If I had to guess what Eraserhead was about, I'd say social anxiety disorder or perhaps even something severer like autism. How else can I explain the peaceful satisfaction that Henry derives from his lonely wanderings and his isolated quarters? His window looks onto nothing but bricks, yet this doesn't seem to bother him. Instead of pets or photographs of people, his apartment is furnished with plants and dirt. His favorite passtime (or should I call it a ritual or an escape or a safety net?) is the solace of staring into his humming radiator, where he imagines a shy, affectionate, inhuman woman dancing and promising him better things to come. The repeated lyrics of the only song she sings are, "In heaven, everything is fine. You've got your good things, and I've got mine." You have yours and I have mine--no "ours." They are both separate, and everyone is happy. Henry is prone to misinterpreting and misreading the statements and actions of others. When his beautiful neighbor tells him that she has locked herself out of her apartment by accident, we see her move close into his face in a sexual aggressive maneuver. Is this real, or is Henry's confusion--his eagerness to see the most awkward in any social interaction--forcing him to imagine a conversation that is much more complicated and loaded than it really is? Does every conversation Henry has really end in disaster, or does his hypersensitive mind merely convince him that they all do? Is Henry "on vacation" from the printing factory because of psychological reasons? Why does Henry's baby--which cries and moves like a real baby--look like a monster? Perhaps because Henry has enough trouble seeing fully grown adults as humans; a tiny, babbling creature is as alien to him as an embalmed calf fetus. Henry's problems and reactions, his fears and perceptions (if we are to view Eraserhead as existing entirely within Henry's perceptions) all resemble the innerworkings of a mind riddled with social anxiety, right down to the climax in which Henry, at the height of his stress, imagines his head becoming disembodied and used by caricatures as a cog in a factory machine. The portrait of severe social anxiety is disturbing, stressful, and accurate. David Lynch has fascinatingly depicted what it looks and feels like to feel utterly disconnected from the people around you.
Of course, when I first saw Eraserhead about five years ago, before I was dealing with the social anxiety I presently deal with, I didn't interpret the film in any such manner. I thought it was about the fear of growing up and facing responsibility. The worries of parenthood. Maybe even abortion. The baby's fetal appearance, the odd sperm-like creatures that the woman in the radiator stomps on, the infidelity that Henry commits with his neighbor while trying to conceal his crying baby, the bizarre infanticide: everything pointed to this conclusion, and I think that's a conclusion that many viewers reach.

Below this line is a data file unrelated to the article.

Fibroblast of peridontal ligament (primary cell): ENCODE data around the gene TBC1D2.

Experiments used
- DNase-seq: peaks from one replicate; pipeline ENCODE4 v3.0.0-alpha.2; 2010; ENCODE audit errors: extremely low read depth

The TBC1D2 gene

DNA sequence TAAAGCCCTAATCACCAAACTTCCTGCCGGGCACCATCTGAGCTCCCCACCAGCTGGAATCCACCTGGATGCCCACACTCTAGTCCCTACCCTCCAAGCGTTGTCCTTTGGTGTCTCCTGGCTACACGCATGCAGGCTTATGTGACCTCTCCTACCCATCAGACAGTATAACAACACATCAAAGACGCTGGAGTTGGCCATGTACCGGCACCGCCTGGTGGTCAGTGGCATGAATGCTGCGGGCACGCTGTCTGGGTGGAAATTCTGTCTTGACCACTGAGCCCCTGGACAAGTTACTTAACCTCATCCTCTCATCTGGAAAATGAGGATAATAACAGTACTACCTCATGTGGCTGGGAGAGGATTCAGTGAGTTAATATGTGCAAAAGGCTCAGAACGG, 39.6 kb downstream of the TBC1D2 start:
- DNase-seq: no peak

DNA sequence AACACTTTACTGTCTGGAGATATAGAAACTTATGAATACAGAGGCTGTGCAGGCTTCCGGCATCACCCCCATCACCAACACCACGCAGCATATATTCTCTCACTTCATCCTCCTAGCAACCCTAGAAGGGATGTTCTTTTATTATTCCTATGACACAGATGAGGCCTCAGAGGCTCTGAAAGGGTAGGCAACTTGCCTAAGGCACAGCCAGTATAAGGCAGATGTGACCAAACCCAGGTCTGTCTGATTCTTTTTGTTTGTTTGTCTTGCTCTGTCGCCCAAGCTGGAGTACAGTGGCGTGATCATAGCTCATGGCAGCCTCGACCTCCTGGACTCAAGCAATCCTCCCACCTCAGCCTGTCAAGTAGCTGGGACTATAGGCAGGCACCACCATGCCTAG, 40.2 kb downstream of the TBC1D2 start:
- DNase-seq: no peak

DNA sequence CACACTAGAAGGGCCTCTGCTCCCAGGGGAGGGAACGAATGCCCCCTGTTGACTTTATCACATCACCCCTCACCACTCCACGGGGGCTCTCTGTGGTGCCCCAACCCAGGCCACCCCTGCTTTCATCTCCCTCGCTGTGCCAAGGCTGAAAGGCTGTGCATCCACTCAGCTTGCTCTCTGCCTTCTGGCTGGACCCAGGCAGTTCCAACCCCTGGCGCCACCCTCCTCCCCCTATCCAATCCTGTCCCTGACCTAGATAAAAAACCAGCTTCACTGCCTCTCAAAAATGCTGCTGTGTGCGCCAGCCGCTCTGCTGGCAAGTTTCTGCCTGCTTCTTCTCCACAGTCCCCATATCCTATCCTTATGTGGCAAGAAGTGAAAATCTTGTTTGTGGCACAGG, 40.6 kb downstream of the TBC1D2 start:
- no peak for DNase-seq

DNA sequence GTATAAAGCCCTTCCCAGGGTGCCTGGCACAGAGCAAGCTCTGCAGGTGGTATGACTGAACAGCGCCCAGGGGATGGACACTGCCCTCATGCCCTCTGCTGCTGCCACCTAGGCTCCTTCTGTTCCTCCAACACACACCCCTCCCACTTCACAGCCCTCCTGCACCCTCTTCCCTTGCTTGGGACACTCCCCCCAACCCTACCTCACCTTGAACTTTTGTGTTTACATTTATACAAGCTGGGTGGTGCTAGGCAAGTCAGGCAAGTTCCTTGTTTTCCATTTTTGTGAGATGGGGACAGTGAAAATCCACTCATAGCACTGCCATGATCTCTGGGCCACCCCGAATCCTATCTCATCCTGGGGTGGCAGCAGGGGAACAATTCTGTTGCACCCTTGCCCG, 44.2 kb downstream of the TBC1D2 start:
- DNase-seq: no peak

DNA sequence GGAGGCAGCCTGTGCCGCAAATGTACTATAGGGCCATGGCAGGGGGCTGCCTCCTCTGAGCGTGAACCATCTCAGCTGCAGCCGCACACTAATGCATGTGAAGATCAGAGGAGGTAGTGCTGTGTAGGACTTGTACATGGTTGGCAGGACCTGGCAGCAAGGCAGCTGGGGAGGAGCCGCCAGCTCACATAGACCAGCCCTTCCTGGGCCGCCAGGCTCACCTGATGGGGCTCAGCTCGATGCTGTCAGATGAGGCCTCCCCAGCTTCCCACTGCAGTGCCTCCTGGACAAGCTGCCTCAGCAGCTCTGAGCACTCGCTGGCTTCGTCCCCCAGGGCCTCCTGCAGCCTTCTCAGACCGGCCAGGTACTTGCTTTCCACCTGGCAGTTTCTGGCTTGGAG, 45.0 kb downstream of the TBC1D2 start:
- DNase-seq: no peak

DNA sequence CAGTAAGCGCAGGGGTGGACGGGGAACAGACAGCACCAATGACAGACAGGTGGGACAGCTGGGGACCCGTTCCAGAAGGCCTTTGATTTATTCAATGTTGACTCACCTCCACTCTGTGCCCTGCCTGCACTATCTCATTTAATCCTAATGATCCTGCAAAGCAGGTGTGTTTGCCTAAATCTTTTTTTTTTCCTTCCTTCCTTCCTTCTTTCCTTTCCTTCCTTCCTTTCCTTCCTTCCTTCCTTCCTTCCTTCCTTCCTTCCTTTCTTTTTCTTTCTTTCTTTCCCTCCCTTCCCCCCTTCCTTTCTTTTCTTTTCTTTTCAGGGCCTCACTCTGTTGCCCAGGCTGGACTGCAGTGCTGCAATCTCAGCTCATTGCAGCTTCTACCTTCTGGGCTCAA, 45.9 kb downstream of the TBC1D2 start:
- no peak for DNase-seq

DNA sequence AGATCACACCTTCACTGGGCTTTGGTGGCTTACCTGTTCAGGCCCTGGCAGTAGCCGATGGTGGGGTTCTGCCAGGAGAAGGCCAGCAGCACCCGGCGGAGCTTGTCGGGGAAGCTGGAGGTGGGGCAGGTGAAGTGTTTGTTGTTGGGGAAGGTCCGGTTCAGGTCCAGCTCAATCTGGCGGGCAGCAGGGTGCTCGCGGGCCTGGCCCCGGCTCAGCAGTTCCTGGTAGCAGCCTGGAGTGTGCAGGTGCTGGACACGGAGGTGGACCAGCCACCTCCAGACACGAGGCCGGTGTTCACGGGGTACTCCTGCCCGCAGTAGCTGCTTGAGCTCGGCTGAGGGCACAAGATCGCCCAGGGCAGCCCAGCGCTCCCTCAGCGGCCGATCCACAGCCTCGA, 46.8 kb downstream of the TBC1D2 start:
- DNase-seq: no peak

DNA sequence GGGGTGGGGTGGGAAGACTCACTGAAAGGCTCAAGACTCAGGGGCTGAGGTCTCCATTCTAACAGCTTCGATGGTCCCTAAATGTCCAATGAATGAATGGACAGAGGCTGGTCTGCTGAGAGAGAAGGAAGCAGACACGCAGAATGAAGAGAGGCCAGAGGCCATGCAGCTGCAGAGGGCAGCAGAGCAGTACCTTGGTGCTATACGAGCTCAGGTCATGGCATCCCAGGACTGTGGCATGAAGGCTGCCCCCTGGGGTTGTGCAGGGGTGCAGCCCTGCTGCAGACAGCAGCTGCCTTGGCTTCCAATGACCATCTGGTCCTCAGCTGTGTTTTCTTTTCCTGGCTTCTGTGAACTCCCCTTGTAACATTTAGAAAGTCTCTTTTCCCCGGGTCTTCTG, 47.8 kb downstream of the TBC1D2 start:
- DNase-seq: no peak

But trying to analyze what Eraserhead is about is an exercise in futility, stupidity, or arrogance. No explanation is all-encompassing; any analysis will still be rife with holes and questions. If the film is about social anxiety, then what are the worms that the woman in the radiator battles with her feet? If the film is about anxiety or about fatherhood, then what does the horrifying man who lives inside the moon and pulls the levers that begin all the action in the film represent? David Lynch is a surrealist, and in his filmography he has proven himself a master of cumulative effects. Scenes, visuals, dialogues, songs, sounds, and other aspects of Lynch's films don't necessarily fit together like jigsaw pieces. More often the varied parts of a Lynch film harmonize together kaleidoscopically, achieving an effect of plenitude. In a symphonic composition, a flute plays a part, a tuba plays a part, and every few moments a tympani drum plays a loud part. In isolation, these parts are scattered, unstructured noise; together, they are music. The unsettling soundscape, the dystopian landscape, the bizarre dialogue, the overemotional overacting, the lush black and white photography, the immersive cinematography, the horrifying imagery, and the haunting music of Eraserhead combine to create the overall effect of a nightmare.
David Lynch's first film, assembled in Philadelphia over five years for a modest budget, is a fascinating, terrifying dream that pries its way into the mind, demanding to be understood despite refusing all attempts at explanation. In over thirty years, Lynch has never abandoned this aesthetic, instead perfecting his mind-boggling vision into works of art like Mulholland Dr. and Inland Empire. Eraserhead may perhaps suffer from being too long and too baffling, but like certain disquieting dreams, it will never be forgotten by those who have seen it.
d/w: David Lynch
(Jack Nance, Charlotte Stewart)